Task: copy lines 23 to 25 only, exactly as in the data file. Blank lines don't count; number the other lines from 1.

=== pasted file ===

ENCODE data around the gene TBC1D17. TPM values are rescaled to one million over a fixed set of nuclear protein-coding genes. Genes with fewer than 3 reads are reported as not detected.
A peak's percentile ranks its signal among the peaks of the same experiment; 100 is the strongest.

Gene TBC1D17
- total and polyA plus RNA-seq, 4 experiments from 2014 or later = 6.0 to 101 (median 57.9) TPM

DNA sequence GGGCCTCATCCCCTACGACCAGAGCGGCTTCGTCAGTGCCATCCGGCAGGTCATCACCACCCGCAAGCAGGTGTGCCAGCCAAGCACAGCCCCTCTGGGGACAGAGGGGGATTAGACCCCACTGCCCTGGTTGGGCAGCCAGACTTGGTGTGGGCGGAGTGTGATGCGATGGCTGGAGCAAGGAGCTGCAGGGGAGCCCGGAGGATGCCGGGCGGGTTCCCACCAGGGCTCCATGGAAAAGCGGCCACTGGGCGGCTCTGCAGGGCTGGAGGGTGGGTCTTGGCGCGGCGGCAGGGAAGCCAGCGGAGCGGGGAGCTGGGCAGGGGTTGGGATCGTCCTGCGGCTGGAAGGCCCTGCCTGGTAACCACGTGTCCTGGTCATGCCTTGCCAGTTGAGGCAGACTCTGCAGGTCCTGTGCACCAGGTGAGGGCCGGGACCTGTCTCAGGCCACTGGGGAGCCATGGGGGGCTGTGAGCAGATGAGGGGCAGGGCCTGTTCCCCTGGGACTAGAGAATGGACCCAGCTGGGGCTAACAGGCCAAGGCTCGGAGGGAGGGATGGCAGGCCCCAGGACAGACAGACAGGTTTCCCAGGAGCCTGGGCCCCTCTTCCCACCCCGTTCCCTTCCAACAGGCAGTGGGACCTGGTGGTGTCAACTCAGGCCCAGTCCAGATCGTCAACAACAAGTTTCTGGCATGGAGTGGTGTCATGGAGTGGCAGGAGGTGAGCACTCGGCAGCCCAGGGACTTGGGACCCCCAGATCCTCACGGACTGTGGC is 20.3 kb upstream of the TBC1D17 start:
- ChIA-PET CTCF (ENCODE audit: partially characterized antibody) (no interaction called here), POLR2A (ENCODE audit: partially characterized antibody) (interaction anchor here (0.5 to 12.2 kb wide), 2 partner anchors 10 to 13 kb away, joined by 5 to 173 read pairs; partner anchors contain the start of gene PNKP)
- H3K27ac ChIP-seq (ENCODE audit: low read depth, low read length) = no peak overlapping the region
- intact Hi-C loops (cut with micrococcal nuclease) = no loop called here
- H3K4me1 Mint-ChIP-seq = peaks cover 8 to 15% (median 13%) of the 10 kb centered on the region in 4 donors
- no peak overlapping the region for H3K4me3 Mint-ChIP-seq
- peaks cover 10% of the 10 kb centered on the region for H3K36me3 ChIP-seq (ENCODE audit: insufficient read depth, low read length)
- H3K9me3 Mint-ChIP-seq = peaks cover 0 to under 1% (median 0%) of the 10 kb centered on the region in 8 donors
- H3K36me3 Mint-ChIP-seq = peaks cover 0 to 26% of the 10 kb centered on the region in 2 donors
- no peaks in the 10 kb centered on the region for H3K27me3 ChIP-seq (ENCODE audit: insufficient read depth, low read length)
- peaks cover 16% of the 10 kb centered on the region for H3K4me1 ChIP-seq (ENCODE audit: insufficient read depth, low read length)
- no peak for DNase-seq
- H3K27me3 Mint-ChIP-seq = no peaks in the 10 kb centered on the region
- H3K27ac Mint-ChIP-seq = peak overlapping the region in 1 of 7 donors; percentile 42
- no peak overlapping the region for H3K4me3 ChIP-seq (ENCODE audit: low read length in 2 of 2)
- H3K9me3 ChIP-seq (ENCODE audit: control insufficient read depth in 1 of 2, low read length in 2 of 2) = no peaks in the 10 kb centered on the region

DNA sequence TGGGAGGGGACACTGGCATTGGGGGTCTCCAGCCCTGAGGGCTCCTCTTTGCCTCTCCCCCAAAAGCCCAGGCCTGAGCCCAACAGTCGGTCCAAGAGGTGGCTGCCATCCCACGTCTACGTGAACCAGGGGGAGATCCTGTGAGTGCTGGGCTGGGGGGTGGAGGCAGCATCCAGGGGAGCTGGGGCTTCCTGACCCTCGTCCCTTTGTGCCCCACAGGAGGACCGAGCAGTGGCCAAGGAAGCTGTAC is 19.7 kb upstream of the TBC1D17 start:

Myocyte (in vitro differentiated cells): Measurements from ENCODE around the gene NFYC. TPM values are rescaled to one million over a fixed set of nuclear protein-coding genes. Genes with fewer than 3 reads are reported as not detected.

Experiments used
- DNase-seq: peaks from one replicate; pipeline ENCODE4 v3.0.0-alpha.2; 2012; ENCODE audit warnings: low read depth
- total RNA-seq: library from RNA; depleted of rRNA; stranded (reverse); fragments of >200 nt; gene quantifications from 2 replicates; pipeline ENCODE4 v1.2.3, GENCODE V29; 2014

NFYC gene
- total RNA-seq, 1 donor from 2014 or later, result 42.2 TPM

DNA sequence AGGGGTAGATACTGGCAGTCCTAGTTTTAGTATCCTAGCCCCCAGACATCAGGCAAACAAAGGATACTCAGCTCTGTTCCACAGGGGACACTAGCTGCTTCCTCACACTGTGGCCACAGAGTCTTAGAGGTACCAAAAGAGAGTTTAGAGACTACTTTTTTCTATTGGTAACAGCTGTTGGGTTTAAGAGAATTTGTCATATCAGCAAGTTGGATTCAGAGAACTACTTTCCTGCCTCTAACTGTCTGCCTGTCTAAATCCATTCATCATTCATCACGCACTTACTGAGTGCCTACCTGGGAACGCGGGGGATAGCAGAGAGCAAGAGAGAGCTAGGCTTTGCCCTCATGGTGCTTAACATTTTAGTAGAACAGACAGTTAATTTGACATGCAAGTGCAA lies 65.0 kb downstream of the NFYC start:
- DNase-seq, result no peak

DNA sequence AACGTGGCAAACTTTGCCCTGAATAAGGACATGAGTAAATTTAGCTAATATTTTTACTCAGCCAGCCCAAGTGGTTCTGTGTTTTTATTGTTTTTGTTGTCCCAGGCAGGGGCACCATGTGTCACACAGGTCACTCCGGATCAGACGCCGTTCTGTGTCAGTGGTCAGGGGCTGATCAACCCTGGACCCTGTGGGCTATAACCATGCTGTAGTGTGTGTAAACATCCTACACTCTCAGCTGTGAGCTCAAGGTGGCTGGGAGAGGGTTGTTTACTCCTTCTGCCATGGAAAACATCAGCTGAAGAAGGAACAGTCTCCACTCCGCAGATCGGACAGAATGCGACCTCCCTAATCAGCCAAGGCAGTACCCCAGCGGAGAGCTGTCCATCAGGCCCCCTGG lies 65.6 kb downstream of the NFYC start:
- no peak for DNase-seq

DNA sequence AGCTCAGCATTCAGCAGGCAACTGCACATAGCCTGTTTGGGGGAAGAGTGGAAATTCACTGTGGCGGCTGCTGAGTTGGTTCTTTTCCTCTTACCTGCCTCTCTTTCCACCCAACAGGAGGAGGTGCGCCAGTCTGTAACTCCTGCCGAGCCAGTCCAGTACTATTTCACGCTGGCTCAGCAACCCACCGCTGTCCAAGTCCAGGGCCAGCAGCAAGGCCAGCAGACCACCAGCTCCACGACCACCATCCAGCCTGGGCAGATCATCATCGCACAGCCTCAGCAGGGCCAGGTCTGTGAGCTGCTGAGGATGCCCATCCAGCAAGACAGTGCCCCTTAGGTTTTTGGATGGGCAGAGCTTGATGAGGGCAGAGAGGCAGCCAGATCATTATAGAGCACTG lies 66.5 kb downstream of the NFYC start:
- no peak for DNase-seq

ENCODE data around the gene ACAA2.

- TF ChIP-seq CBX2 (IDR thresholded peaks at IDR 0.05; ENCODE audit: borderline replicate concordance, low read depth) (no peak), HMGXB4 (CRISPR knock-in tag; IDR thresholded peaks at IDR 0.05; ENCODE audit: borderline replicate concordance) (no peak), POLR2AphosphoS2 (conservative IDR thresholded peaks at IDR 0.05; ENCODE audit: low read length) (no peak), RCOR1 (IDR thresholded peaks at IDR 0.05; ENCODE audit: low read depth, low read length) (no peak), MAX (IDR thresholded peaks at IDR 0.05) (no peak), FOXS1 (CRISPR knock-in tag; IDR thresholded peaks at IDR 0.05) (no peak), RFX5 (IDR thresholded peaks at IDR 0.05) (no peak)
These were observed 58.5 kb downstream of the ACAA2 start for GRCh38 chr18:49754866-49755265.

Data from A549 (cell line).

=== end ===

Experiments used
- DNase-seq: peaks from one replicate; pipeline ENCODE4 v3.0.0-alpha.2; 2012; ENCODE audit warnings: low read depth
- total RNA-seq: library from RNA; depleted of rRNA; stranded (reverse); fragments of >200 nt; gene quantifications from 2 replicates; pipeline ENCODE4 v1.2.3, GENCODE V29; 2014